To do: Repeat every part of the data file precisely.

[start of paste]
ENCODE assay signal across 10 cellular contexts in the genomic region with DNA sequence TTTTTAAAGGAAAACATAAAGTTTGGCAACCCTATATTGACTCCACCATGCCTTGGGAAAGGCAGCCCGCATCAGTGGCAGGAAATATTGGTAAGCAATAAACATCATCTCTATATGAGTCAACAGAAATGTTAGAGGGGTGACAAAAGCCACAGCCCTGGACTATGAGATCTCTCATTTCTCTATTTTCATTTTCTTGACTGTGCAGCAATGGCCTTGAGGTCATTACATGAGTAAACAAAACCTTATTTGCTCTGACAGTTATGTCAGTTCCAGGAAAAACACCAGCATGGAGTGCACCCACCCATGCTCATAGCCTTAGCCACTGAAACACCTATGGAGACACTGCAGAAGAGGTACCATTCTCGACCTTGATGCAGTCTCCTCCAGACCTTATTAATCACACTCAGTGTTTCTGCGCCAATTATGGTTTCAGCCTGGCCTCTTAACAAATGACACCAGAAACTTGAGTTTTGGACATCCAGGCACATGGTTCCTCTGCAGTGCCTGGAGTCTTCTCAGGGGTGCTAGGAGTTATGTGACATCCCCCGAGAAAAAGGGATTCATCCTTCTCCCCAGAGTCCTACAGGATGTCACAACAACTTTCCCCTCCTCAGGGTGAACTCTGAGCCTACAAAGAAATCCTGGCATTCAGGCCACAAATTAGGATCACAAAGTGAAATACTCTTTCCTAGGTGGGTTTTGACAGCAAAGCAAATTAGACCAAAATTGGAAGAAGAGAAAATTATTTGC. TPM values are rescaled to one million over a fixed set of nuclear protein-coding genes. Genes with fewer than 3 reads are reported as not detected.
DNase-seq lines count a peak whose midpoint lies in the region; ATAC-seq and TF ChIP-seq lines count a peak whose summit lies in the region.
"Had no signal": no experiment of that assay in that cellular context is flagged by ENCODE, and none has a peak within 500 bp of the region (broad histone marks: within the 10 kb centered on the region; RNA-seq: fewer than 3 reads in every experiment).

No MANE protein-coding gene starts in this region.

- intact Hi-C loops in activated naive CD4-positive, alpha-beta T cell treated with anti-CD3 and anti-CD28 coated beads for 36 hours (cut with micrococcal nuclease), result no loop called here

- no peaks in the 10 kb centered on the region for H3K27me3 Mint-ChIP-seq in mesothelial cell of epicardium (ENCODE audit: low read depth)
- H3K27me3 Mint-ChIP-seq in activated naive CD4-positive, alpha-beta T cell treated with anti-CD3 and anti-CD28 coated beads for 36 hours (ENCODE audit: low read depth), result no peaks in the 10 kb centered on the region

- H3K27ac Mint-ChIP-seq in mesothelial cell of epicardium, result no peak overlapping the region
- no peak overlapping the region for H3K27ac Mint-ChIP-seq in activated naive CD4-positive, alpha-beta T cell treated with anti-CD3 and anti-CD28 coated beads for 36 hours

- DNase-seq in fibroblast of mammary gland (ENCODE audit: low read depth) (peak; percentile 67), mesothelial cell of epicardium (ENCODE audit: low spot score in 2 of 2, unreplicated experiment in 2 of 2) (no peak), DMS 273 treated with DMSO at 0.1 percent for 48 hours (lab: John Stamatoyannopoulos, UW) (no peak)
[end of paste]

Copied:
ENCODE assay signal across 10 cellular contexts in the genomic region with DNA sequence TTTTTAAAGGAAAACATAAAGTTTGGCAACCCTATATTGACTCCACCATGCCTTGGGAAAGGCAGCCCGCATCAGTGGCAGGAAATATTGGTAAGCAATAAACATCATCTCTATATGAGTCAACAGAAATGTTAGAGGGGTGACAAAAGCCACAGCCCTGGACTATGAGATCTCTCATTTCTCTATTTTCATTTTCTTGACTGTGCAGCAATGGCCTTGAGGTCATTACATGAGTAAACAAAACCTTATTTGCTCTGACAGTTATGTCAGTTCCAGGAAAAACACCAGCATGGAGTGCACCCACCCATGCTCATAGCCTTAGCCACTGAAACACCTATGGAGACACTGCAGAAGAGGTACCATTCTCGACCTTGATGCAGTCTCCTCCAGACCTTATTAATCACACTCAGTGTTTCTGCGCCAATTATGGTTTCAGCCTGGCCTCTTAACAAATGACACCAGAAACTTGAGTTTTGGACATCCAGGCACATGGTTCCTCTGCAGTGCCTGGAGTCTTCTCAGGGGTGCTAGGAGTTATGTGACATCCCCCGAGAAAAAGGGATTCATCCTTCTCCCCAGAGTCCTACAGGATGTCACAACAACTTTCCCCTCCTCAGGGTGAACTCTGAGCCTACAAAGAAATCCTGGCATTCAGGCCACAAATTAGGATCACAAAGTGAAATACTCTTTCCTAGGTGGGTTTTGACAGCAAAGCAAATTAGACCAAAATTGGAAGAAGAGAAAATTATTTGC. TPM values are rescaled to one million over a fixed set of nuclear protein-coding genes. Genes with fewer than 3 reads are reported as not detected.
DNase-seq lines count a peak whose midpoint lies in the region; ATAC-seq and TF ChIP-seq lines count a peak whose summit lies in the region.
"Had no signal": no experiment of that assay in that cellular context is flagged by ENCODE, and none has a peak within 500 bp of the region (broad histone marks: within the 10 kb centered on the region; RNA-seq: fewer than 3 reads in every experiment).

No MANE protein-coding gene starts in this region.

- intact Hi-C loops in activated naive CD4-positive, alpha-beta T cell treated with anti-CD3 and anti-CD28 coated beads for 36 hours (cut with micrococcal nuclease), result no loop called here

- no peaks in the 10 kb centered on the region for H3K27me3 Mint-ChIP-seq in mesothelial cell of epicardium (ENCODE audit: low read depth)
- H3K27me3 Mint-ChIP-seq in activated naive CD4-positive, alpha-beta T cell treated with anti-CD3 and anti-CD28 coated beads for 36 hours (ENCODE audit: low read depth), result no peaks in the 10 kb centered on the region

- H3K27ac Mint-ChIP-seq in mesothelial cell of epicardium, result no peak overlapping the region
- no peak overlapping the region for H3K27ac Mint-ChIP-seq in activated naive CD4-positive, alpha-beta T cell treated with anti-CD3 and anti-CD28 coated beads for 36 hours

- DNase-seq in fibroblast of mammary gland (ENCODE audit: low read depth) (peak; percentile 67), mesothelial cell of epicardium (ENCODE audit: low spot score in 2 of 2, unreplicated experiment in 2 of 2) (no peak), DMS 273 treated with DMSO at 0.1 percent for 48 hours (lab: John Stamatoyannopoulos, UW) (no peak)